Of Dashiell Hammett, Raymond Chandler once wrote this:
Hammett gave murder back to the kind of people that commit it for reasons, not just to provide a corpse; and with the means at hand, not with hand-wrought duelling pistols, curare, and tropical fish. He put these people down on paper as they are, and he made them talk and think in the language they customarily used for these purposes.
I always took that quote to partially explain the move, by mystery and crime fiction, into the twentieth century. And, by extension, brought it to the American city. Sure, there is the famous foggy London of Sherlock Holmes and there is death there, and danger. But what Hammett,
By the time Ed McBain began writing fiction, this tradition was decades old. McBain scanned the landscape, saw what was what, judged the speed of the moving traffic, and merged right in, going zero to sixty in seconds. And he never looked back, even when he changed lanes. Everyone else had to swerve to get out of the way of this fast-moving car whose driver knew exactly what he wanted and where he wanted to go.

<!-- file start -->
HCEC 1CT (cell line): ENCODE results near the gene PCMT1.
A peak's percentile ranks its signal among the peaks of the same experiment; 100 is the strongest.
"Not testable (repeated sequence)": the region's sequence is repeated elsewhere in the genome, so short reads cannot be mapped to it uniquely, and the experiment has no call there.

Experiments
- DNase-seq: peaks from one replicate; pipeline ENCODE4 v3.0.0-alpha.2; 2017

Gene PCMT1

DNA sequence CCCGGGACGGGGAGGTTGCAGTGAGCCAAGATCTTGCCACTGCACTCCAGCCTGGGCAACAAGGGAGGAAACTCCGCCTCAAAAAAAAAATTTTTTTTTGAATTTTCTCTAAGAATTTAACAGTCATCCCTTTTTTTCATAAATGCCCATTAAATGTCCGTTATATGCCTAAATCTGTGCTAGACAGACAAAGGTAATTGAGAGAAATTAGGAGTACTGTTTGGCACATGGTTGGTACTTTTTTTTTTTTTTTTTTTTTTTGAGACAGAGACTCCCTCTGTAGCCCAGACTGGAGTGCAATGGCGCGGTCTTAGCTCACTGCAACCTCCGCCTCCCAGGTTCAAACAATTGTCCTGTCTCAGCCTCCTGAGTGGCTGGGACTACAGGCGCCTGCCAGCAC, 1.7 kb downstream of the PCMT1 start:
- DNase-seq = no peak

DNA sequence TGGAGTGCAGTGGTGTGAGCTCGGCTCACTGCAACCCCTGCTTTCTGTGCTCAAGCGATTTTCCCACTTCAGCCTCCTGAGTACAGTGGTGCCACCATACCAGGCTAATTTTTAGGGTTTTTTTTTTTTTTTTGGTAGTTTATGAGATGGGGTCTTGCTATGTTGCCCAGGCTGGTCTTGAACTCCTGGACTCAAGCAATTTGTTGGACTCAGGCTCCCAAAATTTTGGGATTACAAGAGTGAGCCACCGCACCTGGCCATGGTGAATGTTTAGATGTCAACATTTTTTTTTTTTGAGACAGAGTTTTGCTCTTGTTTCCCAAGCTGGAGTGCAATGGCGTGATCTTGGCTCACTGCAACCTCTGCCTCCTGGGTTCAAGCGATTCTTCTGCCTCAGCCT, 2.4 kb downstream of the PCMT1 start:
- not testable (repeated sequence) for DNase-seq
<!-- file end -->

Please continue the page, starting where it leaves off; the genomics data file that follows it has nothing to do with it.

Originally published in 1958 under the title I’m Cannon—For Hire, I read the republished version from Hard Case Crime entitled The Gutter and the Grave. A quick check at Thrilling Detective (thanks again!) reveals that McBain liked the new title. The new title is quite apt. The first sentence of the story finds Matt Cordell basically in the gutter. The last sentence finds Cordell…well, I don’t want to ruin the ending.
McBain’s prose is, like Hammett’s, tough, ornery, and punchy. I use punchy because there are a few fights in the books, both in flashback and in the book’s present day. And the beating Cordell takes is brutal. It’s brutal by today’s standards. I can’t imagine the reading public’s reaction back in ’58.
I listened to the audiobook version. The good folks at BBC Audiobook
Just don’t blame me if it starts an addiction. I warned you.